Footfall slumped on the high street in December as shoppers made fewer festive trips and spent online in greater numbers.
Footfall in December was 2.4% lower than the previous year, although up on the 2.9% fall in November and marginally above the three-month average of a 2.7% fall, according to the BRC/Springboard Footfall Monitor.
High streets suffered the greatest fall, down 3.7%, and on a three-month basis recorded a drop in footfall of 3.8%, which was the worst drop since August 2012.
Footfall in out-of-town locations and shopping centres fell 1.2% and 1.8% respectively on a three-month basis.
However, all regions and countries with the exception of Wales, which was down 3.8%, the South West, down 3.4%, and Northern Ireland, down 8.7%, reported footfall above the UK average of a 2.4% fall.
BRC director general Helen Dickinson said: “These figures highlight how the rapid evolution of multichannel is changing the face of shopping, particularly at Christmas.
“Rather than making multiple trips to the shops over the festive period, many of us planned ahead for our gift-buying and took advantage of retailers’ investment in services like click-and-collect so that they could cover off their festive spending at their convenience.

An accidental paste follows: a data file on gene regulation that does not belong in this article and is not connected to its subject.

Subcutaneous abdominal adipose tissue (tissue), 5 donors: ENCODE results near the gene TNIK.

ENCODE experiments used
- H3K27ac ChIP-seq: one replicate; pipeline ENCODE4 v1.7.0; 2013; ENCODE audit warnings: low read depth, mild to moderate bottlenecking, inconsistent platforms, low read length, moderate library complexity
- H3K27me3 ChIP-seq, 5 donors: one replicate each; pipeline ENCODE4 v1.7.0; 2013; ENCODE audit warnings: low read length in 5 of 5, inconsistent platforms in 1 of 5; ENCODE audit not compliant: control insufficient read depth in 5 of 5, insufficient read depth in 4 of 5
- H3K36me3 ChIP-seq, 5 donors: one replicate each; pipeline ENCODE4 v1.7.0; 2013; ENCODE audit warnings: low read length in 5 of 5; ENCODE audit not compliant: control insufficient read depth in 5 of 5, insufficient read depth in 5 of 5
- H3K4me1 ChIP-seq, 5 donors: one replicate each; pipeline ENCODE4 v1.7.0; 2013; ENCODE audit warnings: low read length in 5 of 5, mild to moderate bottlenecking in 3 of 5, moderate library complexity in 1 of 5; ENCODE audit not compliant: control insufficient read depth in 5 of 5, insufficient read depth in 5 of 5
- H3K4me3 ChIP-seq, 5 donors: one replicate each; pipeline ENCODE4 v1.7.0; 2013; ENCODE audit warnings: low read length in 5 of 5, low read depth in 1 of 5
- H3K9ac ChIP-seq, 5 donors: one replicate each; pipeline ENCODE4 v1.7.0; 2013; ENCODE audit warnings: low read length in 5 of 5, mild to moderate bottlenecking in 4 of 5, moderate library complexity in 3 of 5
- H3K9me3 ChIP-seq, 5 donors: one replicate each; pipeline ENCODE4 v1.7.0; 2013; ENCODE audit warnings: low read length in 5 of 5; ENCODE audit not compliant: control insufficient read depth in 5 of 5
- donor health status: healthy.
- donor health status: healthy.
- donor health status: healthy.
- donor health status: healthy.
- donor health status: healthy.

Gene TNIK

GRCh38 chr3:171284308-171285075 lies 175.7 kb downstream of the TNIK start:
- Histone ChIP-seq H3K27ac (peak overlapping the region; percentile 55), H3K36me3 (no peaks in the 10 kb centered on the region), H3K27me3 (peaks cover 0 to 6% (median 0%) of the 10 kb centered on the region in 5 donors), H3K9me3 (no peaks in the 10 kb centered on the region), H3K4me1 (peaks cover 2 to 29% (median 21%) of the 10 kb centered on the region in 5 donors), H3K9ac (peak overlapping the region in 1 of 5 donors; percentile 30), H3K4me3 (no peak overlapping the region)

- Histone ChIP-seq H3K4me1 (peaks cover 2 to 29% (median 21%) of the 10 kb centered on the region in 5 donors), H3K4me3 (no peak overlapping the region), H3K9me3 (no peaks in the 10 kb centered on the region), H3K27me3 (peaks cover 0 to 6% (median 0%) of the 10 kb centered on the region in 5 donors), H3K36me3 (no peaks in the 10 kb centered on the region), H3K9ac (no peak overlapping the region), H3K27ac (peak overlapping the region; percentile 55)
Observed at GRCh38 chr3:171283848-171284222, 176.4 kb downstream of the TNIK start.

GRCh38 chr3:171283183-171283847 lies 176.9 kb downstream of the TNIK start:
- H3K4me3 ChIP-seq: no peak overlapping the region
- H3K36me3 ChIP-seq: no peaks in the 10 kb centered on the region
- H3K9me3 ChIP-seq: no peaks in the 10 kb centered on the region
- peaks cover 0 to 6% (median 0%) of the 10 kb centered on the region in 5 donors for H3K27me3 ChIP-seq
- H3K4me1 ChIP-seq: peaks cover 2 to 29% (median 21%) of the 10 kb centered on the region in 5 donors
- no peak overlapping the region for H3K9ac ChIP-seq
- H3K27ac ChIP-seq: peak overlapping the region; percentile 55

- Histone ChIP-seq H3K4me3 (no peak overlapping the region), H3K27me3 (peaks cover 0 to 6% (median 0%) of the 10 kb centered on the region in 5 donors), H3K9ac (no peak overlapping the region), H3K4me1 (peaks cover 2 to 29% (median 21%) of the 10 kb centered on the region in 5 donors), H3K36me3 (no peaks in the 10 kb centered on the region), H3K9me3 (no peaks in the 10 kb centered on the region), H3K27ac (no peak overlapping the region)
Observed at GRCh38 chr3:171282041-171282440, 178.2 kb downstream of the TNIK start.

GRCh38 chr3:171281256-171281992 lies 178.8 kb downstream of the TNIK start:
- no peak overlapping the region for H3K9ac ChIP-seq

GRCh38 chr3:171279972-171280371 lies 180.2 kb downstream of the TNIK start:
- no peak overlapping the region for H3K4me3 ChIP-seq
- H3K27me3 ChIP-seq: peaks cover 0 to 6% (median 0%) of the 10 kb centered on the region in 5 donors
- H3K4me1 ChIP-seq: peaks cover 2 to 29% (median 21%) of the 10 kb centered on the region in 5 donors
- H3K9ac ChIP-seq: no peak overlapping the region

“The timing of Christmas was also a major factor behind peaks and troughs in shopper numbers during December – with the big day falling on a Wednesday many people held off on finalising their festive spending in the last few days.”
The footfall figures back up BRC retail sales figures released last week which showed online sales saved non-food categories as store sales struggled.
Springboard retail insights director Diane Wehrle said: ‘’The drop in footfall was double that of December 2012 but, unlike last year, high streets bore the brunt with an annual decline of more than double that in shopping centres.
“The combination of the emphasis by retailers to drive online sales and the discounting introduced by retailers early on in the month meant that shoppers delayed visits to retail destinations until as late as possible which adversely affected footfall early on in the month.”